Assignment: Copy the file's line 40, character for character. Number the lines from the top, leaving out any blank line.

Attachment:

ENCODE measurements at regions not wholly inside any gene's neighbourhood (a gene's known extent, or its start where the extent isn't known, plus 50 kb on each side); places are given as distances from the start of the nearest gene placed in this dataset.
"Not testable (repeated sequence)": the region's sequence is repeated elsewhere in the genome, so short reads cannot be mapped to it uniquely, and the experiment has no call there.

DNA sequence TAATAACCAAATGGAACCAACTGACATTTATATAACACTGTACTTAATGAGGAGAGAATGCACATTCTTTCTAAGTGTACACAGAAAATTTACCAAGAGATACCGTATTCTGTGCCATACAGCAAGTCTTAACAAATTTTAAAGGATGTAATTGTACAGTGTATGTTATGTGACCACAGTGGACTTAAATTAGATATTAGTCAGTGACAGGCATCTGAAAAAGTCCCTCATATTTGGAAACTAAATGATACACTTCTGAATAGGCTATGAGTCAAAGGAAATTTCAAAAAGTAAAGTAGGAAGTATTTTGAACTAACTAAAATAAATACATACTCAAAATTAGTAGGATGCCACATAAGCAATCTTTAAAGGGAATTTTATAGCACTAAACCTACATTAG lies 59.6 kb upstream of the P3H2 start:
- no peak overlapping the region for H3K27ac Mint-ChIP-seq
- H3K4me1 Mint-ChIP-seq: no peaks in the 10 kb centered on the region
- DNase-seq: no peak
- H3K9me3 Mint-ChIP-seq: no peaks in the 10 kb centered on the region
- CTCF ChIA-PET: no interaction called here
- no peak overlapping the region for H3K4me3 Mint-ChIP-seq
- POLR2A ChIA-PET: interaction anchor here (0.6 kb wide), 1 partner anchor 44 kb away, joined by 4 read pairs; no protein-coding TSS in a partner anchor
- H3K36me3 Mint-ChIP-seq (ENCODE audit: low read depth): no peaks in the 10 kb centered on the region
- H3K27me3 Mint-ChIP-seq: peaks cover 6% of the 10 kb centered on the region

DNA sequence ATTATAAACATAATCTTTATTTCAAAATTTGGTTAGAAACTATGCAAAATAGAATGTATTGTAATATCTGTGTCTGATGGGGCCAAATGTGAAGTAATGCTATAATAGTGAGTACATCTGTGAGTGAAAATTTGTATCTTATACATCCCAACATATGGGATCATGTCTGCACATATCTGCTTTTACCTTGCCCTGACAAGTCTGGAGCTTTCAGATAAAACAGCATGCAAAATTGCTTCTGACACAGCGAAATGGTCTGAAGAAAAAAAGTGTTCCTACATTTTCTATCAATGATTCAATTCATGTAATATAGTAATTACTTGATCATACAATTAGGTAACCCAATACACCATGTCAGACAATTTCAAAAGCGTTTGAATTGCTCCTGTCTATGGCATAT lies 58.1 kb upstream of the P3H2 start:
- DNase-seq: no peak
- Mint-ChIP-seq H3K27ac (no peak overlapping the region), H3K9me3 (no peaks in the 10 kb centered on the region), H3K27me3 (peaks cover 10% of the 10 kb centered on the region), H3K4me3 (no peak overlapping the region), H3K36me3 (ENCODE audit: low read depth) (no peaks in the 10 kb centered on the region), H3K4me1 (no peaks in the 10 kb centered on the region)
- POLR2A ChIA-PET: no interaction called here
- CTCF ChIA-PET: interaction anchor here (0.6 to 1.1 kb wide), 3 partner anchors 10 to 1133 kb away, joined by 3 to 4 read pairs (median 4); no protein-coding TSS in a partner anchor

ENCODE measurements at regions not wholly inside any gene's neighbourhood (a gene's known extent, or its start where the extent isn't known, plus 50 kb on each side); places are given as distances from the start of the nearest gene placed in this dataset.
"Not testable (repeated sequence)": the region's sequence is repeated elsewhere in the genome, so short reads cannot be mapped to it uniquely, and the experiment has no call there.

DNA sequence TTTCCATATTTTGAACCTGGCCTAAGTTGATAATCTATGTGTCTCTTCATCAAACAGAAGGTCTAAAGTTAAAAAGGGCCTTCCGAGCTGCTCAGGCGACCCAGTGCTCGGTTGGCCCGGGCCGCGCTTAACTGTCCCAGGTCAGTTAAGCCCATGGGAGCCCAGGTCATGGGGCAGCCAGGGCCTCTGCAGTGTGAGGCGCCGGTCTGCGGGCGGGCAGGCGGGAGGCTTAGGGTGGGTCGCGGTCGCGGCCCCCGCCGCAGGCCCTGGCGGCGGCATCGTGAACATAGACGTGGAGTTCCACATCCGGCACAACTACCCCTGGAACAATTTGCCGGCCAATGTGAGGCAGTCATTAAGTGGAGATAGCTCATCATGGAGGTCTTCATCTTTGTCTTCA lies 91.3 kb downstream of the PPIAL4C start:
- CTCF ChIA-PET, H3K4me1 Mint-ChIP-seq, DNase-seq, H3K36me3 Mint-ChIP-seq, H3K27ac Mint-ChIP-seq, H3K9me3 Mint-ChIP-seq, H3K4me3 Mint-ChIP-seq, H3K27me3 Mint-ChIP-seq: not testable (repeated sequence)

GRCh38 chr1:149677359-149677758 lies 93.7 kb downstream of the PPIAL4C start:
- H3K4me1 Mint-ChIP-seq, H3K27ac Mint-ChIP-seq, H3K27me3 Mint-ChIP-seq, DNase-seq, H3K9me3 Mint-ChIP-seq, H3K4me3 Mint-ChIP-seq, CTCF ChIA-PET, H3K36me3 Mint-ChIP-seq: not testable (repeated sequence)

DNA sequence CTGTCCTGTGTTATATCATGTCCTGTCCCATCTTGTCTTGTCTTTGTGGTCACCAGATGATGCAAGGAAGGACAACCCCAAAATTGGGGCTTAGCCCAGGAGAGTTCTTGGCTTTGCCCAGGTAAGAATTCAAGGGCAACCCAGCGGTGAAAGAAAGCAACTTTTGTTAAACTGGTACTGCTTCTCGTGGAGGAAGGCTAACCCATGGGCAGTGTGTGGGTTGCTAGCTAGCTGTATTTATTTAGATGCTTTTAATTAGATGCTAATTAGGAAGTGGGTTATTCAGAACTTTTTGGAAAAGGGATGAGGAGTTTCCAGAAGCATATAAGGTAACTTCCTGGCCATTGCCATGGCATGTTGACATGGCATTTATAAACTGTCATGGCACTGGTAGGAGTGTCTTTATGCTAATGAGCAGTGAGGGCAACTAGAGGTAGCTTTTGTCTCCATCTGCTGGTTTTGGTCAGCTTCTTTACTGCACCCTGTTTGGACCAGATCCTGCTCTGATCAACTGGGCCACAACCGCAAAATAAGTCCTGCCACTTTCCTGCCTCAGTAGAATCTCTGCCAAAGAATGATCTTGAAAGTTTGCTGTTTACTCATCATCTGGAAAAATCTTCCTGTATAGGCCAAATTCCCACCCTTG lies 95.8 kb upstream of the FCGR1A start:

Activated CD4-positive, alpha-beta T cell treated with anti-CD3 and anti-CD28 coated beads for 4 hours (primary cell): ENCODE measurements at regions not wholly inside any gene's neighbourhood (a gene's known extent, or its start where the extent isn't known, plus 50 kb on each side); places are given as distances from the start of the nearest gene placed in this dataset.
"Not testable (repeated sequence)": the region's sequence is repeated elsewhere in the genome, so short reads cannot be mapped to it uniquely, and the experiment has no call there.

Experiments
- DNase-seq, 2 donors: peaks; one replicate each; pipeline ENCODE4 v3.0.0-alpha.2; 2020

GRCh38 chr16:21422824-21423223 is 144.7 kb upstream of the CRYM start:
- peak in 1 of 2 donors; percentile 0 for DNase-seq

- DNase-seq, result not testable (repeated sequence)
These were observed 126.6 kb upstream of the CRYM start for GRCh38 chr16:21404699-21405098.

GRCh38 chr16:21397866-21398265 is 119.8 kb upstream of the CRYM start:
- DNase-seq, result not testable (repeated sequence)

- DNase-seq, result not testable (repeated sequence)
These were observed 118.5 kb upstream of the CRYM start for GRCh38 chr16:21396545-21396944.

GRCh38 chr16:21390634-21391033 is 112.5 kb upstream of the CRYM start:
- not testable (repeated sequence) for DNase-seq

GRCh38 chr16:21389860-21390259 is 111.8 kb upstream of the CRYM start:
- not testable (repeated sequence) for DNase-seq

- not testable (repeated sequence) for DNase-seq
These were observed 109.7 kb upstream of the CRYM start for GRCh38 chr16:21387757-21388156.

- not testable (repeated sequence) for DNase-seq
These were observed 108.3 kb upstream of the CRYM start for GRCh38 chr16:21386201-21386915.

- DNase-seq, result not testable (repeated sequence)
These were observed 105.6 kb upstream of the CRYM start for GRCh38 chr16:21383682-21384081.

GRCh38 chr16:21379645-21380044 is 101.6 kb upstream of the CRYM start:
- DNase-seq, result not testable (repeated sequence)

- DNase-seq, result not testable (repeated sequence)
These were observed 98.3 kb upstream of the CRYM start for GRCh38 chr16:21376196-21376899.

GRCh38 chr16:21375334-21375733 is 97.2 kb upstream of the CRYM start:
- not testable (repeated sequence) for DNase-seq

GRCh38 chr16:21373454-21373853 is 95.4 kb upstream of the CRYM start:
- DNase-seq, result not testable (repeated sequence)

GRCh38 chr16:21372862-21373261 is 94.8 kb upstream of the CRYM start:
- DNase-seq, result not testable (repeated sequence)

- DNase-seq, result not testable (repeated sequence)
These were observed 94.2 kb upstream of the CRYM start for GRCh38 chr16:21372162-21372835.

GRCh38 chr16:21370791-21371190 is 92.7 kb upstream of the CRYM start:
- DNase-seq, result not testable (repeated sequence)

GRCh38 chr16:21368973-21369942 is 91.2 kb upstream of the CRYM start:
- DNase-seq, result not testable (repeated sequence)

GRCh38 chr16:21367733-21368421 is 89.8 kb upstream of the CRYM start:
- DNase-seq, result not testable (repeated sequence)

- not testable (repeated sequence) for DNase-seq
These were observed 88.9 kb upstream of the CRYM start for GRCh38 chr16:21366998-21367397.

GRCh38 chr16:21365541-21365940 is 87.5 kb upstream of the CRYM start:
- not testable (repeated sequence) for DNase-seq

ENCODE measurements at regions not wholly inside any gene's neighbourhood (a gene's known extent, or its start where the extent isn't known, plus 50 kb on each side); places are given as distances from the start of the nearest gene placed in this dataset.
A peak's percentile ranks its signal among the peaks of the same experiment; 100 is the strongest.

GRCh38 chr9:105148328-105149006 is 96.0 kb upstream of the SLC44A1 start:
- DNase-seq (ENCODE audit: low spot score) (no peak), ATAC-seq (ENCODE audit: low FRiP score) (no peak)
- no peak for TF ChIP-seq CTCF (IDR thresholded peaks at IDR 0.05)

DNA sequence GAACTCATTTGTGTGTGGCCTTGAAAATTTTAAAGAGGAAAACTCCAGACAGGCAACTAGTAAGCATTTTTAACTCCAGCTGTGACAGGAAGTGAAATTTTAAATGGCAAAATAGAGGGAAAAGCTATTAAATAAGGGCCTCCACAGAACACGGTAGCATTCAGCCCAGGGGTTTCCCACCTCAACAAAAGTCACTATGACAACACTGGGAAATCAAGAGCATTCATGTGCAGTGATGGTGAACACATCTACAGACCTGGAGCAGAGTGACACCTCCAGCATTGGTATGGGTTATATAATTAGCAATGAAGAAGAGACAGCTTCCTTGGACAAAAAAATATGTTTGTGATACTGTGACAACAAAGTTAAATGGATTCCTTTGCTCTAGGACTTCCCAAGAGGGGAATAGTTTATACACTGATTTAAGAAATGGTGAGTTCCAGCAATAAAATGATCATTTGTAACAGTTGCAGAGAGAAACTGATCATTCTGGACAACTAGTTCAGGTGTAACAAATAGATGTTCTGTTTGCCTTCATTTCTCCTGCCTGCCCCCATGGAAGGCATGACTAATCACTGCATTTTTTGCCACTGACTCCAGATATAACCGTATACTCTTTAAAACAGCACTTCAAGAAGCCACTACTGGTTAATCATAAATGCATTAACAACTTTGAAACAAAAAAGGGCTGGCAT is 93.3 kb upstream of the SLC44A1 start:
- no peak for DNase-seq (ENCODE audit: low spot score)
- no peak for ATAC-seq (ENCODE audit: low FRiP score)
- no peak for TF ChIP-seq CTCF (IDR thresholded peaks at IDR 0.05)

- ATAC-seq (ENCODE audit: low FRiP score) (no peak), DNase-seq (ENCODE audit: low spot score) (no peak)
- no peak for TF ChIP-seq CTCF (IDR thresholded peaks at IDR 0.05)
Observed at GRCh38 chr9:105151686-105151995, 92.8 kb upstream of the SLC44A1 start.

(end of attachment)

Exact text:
- not testable (repeated sequence) for DNase-seq